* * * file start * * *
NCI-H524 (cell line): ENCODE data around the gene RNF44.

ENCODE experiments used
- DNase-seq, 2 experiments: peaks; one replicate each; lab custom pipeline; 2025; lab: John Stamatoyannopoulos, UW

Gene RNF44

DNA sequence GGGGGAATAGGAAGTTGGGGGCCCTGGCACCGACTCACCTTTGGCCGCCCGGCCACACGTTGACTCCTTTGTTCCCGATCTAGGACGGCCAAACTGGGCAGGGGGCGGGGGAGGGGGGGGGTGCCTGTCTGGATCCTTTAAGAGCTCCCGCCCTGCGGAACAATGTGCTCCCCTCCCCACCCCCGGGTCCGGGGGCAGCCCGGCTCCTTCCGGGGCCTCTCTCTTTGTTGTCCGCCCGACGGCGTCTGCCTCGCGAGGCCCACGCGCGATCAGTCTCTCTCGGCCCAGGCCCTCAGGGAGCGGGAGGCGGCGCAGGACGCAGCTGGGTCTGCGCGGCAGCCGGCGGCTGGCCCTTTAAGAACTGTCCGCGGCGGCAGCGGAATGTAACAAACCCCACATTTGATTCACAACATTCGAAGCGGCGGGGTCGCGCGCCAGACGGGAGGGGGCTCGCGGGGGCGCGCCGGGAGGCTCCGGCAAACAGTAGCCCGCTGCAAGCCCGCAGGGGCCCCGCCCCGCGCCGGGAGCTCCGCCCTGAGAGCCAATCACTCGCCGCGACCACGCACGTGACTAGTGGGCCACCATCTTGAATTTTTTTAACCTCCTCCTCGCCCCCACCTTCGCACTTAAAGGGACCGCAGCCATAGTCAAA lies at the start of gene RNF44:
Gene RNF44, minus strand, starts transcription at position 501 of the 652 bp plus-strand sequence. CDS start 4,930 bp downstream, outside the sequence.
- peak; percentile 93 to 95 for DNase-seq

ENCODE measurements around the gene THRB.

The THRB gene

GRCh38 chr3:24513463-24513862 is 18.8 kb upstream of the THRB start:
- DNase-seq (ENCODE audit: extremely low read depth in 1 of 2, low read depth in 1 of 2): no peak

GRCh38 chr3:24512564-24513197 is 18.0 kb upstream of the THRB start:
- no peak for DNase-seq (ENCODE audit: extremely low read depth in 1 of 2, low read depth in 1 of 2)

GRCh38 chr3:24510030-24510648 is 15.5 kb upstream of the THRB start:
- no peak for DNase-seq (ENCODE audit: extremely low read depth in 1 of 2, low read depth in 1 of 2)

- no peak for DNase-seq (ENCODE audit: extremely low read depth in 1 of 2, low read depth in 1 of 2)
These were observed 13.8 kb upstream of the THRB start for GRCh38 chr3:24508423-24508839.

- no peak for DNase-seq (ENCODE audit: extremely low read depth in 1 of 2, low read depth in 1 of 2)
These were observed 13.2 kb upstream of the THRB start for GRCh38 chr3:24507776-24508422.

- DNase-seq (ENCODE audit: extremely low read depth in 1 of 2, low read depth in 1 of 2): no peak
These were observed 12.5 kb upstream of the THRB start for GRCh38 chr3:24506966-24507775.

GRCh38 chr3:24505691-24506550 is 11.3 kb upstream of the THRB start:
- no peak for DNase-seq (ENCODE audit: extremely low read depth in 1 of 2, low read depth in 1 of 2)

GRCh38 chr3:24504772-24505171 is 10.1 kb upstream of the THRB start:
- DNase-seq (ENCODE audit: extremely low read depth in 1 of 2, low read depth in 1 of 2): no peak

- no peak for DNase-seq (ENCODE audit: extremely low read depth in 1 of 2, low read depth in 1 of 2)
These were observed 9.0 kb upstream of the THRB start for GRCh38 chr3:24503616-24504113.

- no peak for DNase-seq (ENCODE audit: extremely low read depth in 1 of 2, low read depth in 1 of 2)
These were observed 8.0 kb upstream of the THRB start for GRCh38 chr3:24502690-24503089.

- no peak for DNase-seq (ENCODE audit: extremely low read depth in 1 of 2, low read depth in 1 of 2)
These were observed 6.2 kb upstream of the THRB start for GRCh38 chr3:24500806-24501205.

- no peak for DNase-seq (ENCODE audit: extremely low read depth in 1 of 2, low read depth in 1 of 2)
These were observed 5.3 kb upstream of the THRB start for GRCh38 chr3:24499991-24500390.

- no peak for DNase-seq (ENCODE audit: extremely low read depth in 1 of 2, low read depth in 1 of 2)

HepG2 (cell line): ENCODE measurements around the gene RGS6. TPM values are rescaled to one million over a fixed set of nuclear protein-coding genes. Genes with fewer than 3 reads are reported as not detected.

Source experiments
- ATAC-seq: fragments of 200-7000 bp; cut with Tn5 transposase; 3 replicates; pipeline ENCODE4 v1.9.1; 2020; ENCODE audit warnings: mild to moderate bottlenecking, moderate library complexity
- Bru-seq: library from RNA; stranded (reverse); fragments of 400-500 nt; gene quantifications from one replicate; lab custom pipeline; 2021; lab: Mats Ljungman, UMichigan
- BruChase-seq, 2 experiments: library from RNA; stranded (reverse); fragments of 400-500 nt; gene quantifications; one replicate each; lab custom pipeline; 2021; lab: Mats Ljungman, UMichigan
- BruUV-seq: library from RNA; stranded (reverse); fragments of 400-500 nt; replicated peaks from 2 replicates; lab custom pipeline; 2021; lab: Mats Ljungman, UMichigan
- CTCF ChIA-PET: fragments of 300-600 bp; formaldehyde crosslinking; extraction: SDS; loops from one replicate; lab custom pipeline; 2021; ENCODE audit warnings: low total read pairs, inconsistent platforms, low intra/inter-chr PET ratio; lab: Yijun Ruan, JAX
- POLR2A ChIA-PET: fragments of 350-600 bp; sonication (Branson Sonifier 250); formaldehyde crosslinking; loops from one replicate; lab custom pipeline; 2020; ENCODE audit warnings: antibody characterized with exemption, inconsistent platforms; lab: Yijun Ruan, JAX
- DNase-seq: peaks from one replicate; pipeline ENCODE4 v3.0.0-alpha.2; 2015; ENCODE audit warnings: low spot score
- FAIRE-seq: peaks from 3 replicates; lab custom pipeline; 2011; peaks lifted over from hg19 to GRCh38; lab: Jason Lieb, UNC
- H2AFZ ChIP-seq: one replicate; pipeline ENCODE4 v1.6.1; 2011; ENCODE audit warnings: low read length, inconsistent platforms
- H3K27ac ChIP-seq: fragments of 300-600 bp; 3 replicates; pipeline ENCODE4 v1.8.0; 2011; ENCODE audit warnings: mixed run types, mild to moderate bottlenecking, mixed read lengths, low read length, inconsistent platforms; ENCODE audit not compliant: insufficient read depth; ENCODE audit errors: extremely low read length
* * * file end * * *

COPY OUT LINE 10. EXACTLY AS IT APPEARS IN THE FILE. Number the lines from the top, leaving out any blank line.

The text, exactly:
GRCh38 chr3:24513463-24513862 is 18.8 kb upstream of the THRB start: